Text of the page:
WASHINGTON — Col. Enrique Bermudez, a hard-bitten officer of Nicaragua's vanquished National Guard, had been fighting a lonely war against his country's leftist regime for two years when, in 1981, he heard news that seemed the answer to his prayers: The United States had secretly decided to back his rebel army.
Suddenly, as Bermudez recalled recently, "I could feel the steps of a giant animal."
The giant animal was the Central Intelligence Agency, and its impact on the ragtag opponents of Nicaragua's leftist Sandinista regime was enormous. Acting through a covert action officer with a penchant for quick action and a direct line to U.S. spy chief William J. Casey, CIA operatives took a scant 24 months to whip Bermudez's guerrillas into a well-equipped, aggressive army of more than 10,000 men, then sent the CIA's own paramilitary experts--some of them Americans--into the thick of the escalating war.
CIA helicopters with American pilots, providing air cover for commando raids, battled Nicaraguan army units at the Pacific coast ports of Potosi and San Juan del Sur. Ecuadorean frogmen hired by the CIA slipped ashore from speedboats to plant bombs under Nicaraguan bridges. CIA transport planes flew deep into Nicaragua to drop supplies to guerrillas in the jungle. And a CIA "mother ship" in the Pacific launched seaborne commando teams to mine Nicaragua's harbors in an attempt to cut off the Sandinistas' overseas supply lines.
This whirlwind of action, directed by a man known to the insurgents by the code name "Maroni," is still lauded by some U.S. officials as a classic covert action that almost succeeded. But it also illustrates a problem that haunts U.S. policy-makers down to the present--a dilemma which, with the Reagan Administration now calling on Congress to renew its support for action against the Sandinistas, is more pressing than ever.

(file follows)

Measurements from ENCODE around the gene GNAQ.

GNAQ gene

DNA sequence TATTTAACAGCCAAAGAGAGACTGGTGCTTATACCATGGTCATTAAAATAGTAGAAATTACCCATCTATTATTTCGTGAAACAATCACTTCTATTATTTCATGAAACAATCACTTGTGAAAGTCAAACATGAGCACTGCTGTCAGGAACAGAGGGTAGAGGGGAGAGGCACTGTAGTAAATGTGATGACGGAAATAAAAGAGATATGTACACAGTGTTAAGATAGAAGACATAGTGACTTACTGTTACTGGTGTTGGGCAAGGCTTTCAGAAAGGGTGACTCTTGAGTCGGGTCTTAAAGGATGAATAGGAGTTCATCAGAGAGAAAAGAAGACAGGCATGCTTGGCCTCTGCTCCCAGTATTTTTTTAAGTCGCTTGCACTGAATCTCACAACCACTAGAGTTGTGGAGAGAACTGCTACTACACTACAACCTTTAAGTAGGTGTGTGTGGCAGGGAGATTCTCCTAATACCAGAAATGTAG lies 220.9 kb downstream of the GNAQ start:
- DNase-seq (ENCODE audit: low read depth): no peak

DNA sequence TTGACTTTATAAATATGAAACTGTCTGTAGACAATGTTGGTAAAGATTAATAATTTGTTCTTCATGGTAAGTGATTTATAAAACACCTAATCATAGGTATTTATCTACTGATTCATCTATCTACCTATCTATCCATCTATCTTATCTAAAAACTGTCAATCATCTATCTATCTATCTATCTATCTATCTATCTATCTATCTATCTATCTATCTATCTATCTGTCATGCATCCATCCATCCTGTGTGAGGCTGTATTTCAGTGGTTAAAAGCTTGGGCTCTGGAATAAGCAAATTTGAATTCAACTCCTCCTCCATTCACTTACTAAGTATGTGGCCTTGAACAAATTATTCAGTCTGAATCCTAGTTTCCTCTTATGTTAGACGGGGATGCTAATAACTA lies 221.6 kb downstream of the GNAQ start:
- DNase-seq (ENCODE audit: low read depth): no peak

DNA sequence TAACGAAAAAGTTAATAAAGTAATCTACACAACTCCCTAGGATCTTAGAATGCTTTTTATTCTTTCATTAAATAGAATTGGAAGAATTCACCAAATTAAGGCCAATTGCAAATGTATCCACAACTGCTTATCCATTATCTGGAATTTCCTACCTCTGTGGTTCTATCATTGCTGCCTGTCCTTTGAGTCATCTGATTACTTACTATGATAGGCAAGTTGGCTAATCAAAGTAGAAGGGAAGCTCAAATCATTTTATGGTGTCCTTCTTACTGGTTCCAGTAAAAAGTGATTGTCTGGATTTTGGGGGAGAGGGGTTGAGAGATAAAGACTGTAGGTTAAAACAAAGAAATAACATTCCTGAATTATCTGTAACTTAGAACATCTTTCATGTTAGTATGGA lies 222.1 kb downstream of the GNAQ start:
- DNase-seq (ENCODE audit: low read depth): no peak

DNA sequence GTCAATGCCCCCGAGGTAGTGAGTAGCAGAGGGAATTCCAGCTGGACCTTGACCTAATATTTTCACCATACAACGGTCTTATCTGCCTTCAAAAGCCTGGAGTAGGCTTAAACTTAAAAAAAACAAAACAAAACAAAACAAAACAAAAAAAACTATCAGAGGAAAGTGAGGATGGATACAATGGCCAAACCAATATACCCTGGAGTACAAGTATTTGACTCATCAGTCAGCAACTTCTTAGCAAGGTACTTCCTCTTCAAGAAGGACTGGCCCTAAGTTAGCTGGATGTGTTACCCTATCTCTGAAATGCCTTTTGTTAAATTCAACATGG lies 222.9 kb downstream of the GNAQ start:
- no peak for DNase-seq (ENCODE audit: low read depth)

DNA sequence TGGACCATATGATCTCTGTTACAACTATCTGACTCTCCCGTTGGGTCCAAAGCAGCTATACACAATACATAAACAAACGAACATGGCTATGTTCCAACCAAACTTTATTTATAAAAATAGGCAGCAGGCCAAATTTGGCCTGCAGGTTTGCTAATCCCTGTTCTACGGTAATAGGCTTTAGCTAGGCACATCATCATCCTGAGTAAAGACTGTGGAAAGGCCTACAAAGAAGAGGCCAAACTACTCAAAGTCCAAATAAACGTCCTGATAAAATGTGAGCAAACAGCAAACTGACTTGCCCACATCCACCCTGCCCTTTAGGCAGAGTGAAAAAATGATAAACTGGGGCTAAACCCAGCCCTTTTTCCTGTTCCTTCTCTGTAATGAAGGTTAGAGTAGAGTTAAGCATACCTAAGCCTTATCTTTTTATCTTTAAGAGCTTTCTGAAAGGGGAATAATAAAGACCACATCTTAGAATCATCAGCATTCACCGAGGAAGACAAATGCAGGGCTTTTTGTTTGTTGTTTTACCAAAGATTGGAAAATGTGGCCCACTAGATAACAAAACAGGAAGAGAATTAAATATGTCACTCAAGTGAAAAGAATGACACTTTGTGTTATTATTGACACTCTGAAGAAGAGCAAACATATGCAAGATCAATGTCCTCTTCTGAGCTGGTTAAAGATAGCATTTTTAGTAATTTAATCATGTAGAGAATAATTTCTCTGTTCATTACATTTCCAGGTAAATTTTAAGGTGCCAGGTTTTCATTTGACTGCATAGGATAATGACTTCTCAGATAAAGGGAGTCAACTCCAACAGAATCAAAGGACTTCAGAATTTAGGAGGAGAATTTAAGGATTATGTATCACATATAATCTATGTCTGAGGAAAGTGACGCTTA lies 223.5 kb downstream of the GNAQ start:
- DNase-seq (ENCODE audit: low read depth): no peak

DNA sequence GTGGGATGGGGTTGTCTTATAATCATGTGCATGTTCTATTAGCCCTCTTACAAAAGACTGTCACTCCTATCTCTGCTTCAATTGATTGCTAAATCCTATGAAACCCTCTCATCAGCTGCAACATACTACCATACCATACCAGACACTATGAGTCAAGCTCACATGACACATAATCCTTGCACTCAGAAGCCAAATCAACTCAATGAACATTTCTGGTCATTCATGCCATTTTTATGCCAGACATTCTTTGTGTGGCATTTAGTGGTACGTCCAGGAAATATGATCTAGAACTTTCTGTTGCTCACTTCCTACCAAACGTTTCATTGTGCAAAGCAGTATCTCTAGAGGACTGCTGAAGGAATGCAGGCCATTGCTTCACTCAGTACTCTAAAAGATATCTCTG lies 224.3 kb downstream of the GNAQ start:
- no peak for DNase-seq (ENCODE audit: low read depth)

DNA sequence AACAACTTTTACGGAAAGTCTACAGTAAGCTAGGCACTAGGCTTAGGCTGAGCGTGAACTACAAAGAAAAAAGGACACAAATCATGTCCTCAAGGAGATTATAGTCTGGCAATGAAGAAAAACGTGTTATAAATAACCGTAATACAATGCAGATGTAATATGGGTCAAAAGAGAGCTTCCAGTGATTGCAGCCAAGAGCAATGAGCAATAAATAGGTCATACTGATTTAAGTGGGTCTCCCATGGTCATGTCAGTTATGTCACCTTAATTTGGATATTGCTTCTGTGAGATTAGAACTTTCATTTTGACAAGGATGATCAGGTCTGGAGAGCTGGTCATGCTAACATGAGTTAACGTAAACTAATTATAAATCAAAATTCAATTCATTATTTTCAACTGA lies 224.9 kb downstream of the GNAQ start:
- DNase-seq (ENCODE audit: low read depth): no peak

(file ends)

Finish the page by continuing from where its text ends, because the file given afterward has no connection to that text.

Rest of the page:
Reliance on Local Leaders
In the jungles of Nicaragua, as in Vietnam, Lebanon and other Third World trouble spots, U.S. policy often relies heavily on the cooperation of local leaders who may eventually prove both unsuited and unwilling to serve as instruments of American national interests.
In Nicaragua, the United States set out to forge a cluster of guerrilla groups, known as contras, into a weapon capable of coercing the Sandinistas into changing their leftward course, or even forcing the regime from power entirely. To succeed, however, that strategy rested on three crucial assumptions:
--That the anti-Sandinista rebels could unite their squabbling factions.
--That they could win broad political support among the Nicaraguan peasants.
--That they could achieve clear military victories over the revolutionary government in Managua.
The rebels fell short on all three.
First, the contras' two largest factions, far from being united, were in fact led by archenemies: Bermudez was tied to the late Nicaraguan dictator Anastasio Somoza, while the other principle insurgent leader was Eden Pastora, a disaffected Sandinista hero.
Second, while Maroni--called Dewey since his school days but whose full name remains protected under federal law--considered the charismatic Pastora more likely to win political support in Nicaragua than Bermudez, Pastora refused to submit to the agency's demands. The agency sought tighter control over his operations, but the ex-Sandinista bristled instinctively at any hint of serving U.S. interests.
"I had only one problem with the CIA," Pastora said bitterly last week. "I didn't speak English well enough to say, 'Yes, sir.' " In the end, that meant the CIA was left relying on Bermudez, whose past service under Somoza drastically limited the support that his guerrillas could hope to attract in the countryside.
No Convincing Victories
Finally, the contras were unable to win convincing military victories all by themselves. That drew the CIA ineluctably into a direct role in the war. Initially, the Administration had wanted to remain at arm's length but, by the beginning of 1984, American special-operations men were in the center of the contras' fight.
In Nicaragua as so often before, growing U.S. involvement in a distant country not only raised awkward questions about a supposedly covert war but soon triggered cries of alarm in Congress--cries that eventually brought the Administration's efforts to a standstill.
When President Reagan secretly approved aid to the contras in November, 1981, the idea of overthrowing the Sandinistas seemed far-fetched. Bermudez' Nicaraguan Democratic Force (known as the FDN, for its Spanish initials) had been fighting since 1979, when the colonel and other National Guardsmen fled the Sandinista revolution, but it had accomplished little more than raids on farms in southern Honduras and northern Nicaragua.